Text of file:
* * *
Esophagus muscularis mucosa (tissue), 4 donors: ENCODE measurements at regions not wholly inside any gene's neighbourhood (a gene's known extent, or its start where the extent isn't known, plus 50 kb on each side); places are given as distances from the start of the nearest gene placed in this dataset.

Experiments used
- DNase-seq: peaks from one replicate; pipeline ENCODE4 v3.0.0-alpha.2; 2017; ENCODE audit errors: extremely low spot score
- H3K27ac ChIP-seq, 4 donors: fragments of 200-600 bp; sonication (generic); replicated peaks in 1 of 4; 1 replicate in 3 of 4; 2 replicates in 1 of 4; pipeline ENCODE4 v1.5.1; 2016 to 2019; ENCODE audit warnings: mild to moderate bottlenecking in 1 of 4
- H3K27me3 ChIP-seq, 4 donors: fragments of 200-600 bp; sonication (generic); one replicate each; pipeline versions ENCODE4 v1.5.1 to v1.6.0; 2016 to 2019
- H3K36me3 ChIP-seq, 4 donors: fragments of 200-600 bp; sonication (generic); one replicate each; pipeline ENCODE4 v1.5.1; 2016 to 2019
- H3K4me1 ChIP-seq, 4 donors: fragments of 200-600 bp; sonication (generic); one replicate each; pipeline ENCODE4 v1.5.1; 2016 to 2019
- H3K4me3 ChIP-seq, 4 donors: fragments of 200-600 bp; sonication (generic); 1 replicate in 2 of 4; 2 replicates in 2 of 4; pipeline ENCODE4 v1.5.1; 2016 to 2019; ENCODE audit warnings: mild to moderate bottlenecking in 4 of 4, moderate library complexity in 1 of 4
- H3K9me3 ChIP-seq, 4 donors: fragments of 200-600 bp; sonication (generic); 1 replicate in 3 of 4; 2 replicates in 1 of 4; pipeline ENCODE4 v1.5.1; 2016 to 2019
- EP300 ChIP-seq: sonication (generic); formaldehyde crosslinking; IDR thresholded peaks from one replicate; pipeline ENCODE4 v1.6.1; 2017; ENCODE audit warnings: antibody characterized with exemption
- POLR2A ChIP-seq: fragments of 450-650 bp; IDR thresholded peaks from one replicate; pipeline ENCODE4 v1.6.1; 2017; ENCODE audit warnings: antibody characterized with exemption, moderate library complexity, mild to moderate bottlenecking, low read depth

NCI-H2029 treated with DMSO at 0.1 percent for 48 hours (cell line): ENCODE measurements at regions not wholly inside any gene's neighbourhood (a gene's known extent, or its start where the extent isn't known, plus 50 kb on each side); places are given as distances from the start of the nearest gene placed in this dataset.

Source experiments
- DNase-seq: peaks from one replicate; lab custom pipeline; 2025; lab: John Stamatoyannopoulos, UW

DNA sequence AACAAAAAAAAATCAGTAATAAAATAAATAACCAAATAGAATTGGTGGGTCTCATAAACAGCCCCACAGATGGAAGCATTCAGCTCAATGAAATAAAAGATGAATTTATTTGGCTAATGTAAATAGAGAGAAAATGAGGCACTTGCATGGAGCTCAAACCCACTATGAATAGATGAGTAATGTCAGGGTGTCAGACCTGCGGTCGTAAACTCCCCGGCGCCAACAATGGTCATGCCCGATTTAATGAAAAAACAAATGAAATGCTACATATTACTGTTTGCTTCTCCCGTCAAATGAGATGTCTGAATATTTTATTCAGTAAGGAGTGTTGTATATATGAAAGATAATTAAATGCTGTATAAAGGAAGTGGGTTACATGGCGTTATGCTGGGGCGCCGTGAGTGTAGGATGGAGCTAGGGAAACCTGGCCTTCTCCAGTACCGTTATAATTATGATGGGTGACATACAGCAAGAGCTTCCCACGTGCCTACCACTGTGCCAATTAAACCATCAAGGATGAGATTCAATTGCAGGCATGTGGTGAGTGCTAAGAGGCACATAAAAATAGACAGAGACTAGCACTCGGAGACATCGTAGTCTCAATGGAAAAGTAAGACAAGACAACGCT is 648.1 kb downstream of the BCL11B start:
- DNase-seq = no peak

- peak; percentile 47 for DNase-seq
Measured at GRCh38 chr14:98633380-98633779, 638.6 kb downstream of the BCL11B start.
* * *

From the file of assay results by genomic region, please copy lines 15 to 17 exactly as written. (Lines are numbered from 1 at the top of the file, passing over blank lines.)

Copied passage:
DNA sequence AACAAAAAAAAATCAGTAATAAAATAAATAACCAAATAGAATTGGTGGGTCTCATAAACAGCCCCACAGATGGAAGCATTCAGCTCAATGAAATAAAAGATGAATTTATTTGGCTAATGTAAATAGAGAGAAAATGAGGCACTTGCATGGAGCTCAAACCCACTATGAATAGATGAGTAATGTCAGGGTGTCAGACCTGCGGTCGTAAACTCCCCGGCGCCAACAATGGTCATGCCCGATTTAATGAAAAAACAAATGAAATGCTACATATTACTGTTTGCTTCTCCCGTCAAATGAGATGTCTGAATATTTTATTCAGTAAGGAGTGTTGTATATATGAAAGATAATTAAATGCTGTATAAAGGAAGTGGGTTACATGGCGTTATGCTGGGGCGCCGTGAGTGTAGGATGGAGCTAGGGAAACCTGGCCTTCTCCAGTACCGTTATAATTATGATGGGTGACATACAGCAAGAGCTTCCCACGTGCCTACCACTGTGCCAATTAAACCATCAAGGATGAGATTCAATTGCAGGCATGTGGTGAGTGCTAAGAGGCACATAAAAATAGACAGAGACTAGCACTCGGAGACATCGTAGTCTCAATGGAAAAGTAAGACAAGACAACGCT is 648.1 kb downstream of the BCL11B start:
- DNase-seq = no peak

- peak; percentile 47 for DNase-seq